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Central Asia: Shanghai Group Opens Secretariat In Beijing Tomorrow

Foreign ministers of the Shanghai Cooperation Organization will open the organization's secretariat tomorrow at a ceremony in the Chinese capital, Beijing. Analysts tell RFE/RL that the event could have lasting significance for the members -- Russia, China, Kazakhstan, Kyrgyzstan, Tajikistan, and Uzbekistan.

Prague, 14 January 2004 (RFE/RL) -- The Shanghai Cooperation Organization will enter a new age tomorrow with the ceremonial opening of its secretariat in the Chinese capital, Beijing, by the member states' foreign ministers.

The SCO consists of Russia, China, Kazakhstan, Kyrgyzstan, Tajikistan, and Uzbekistan, stretching from the Pacific Ocean to the Gulf of Finland through the Eurasian landmass. The group formed seven years ago to resolve disputes along the former Chinese-Soviet border. It has expanded its focus to include the fight against terrorism, extremism, and separatism, as well as economic cooperation.

Representatives of many multilateral organizations such as other Asian groupings, the United Nations, the European Union, and the Organization for Security and Cooperation in Europe are to attend the ceremony.

The secretariat will coordinate SCO activities. It will be led by the former Chinese ambassador in Moscow, Zhang Deguang. The candidatures of three deputies, one of them from Russia, will be confirmed at the SCO ministerial conference.

At the same time, the organization's Executive Committee of the Regional Antiterrorist Structure will be set into motion in the Uzbek capital, Tashkent.

Artem Malgin is the deputy director of the Center for Post-Soviet Studies at the Moscow State Institute for International Relations. He says, "The opening of a permanent secretariat in Beijing and the Regional Antiterrorist Structure in Tashkent are both further steps toward institutionalization of the cooperation between China, Russia, and the Central Asian republics."

Malgin notes that the organization is now able to function as a full-fledged international organization with its own mechanisms, personnel, and budget.

But Malik Abdurazakov, a pseudonym for an Uzbek political analyst based in Tashkent, notes that the SCO's achievements so far, and its prospects, are limited.

"I don't believe in the prosperity of cooperation [within the SCO] and I don't know to what extent Uzbekistan will benefit from it concretely," he says. "To present, there has been no benefit. This organization cannot solve the problem of terrorism. In a sense, I think the main point here is to keep China's influence in Central Asia."

Alex Vatanka is editor in chief of "Jane's Sentinel: Russia and the CIS," a security-assessment publication based in London. He says the opening of the SCO secretariat will make the presence of the organization felt on the international stage more than it would have been otherwise.

"[The SCO] is certainly a tangible entity to deal with when it, for instance, comes to crisis resolution on the regional scale. For instance the UN can now mediate -- perhaps -- by using this channel more than before," Vatanka said.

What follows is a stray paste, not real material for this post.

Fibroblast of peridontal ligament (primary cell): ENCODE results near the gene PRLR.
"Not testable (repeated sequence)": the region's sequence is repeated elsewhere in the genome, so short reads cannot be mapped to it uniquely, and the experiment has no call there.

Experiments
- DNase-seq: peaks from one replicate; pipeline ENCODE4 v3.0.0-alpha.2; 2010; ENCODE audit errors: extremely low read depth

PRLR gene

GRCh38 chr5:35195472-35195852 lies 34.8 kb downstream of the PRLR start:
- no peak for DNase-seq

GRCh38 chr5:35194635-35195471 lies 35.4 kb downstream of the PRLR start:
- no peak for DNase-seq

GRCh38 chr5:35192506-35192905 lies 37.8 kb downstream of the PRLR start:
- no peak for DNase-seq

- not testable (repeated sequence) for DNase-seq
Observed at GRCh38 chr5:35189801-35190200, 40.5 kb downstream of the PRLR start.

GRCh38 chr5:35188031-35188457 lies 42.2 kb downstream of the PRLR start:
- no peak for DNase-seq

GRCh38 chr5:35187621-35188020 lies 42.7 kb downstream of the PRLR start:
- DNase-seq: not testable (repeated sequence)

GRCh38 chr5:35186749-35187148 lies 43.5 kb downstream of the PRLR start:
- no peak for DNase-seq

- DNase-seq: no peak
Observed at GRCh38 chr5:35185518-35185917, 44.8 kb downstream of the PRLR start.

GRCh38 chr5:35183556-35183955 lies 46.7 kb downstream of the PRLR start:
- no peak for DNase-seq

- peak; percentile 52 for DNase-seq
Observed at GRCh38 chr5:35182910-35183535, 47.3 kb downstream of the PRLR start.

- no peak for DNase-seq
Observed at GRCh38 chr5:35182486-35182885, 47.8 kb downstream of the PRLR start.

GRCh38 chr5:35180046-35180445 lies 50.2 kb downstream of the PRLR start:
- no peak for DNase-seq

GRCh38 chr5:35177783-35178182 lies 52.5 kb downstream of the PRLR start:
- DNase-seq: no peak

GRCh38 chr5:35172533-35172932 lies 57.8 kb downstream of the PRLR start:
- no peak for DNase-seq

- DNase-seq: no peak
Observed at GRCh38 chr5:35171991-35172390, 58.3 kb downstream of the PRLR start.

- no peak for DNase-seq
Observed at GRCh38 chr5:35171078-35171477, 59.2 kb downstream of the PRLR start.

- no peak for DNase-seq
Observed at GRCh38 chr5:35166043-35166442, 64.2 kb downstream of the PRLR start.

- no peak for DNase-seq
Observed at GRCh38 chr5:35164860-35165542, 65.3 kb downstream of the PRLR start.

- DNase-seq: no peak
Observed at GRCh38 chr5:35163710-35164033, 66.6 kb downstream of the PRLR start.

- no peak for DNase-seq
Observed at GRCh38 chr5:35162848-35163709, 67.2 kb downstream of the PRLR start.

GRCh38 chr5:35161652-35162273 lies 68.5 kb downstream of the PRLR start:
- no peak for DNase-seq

Vatanka notes that the presence of two regional powers -- Russia and China -- in the organization could bring fresh impetus to the idea of cooperation between the relatively unstable states of Central Asia. He says that the SCO could help solve critical issues of mutual interest if Central Asian governments play their cards right.

"It could be the issue of the Uzbeks unilaterally [land-]mining their border with Kyrgyzstan or Tajikistan, which then results in the loss of life on the other side. This is then revenged, in a way, by stopping the supply of water [to Uzbekistan]. So it's sort of a vicious cycle," says Vatanka. "If you succeed in having coordination, this will essentially reduce friction between these states. And it will, in a sense, provide particularly comfort to the weaker states such as Kyrgyzstan and Tajikistan. Their voice will be heard better in this multilateral, regional forum."

However, Vatanka says, the temptation for China and Russia to pursue their own individual interests could be detrimental. The organization will then look like existing CIS organizations, which tend to produce a lot of treaties without implementing them. The big losers would be the Central Asians, he says.

But Chinese and Russian interests "are not as pressing as the Central Asians'," he says. "I mean, the issue of having your territory violated, human trafficking or drug trafficking are issues that really impact the Central Asian states. Immediately, one would hope that this organization is kept focused on this issue of combating regional problems such as drug trafficking and Islamist extremism."

Last August, troops from Russia, China, Kazakhstan, Kyrgyzstan, and Tajikistan participated in war games on Kazakh and Chinese territory. Vatanka says that Russia and China have been eager to increase ties within the SCO in order to counterbalance the increasing U.S. presence in Central Asia over the past two years.

Vatanka says economics and trade are some of the issues the organization could address in its future development. Russia and Central Asia have oil and gas to sell, while China is increasingly short of energy.

The SCO foreign ministers will also discuss in Beijing preparations for the organization's summit, scheduled for late May-early June in Tashkent. Mongolian Foreign Minister Luvsangiin Erdenechuluun plans to attend as an observer. Mongolia, which is situated in the heart of the SCO territory, has shown interest in the organization's activities.

A joint statement that Russian and Mongolian foreign ministers signed earlier this week says the two sides plan to consider Mongolia's joining the SCO's activities in one form or another.

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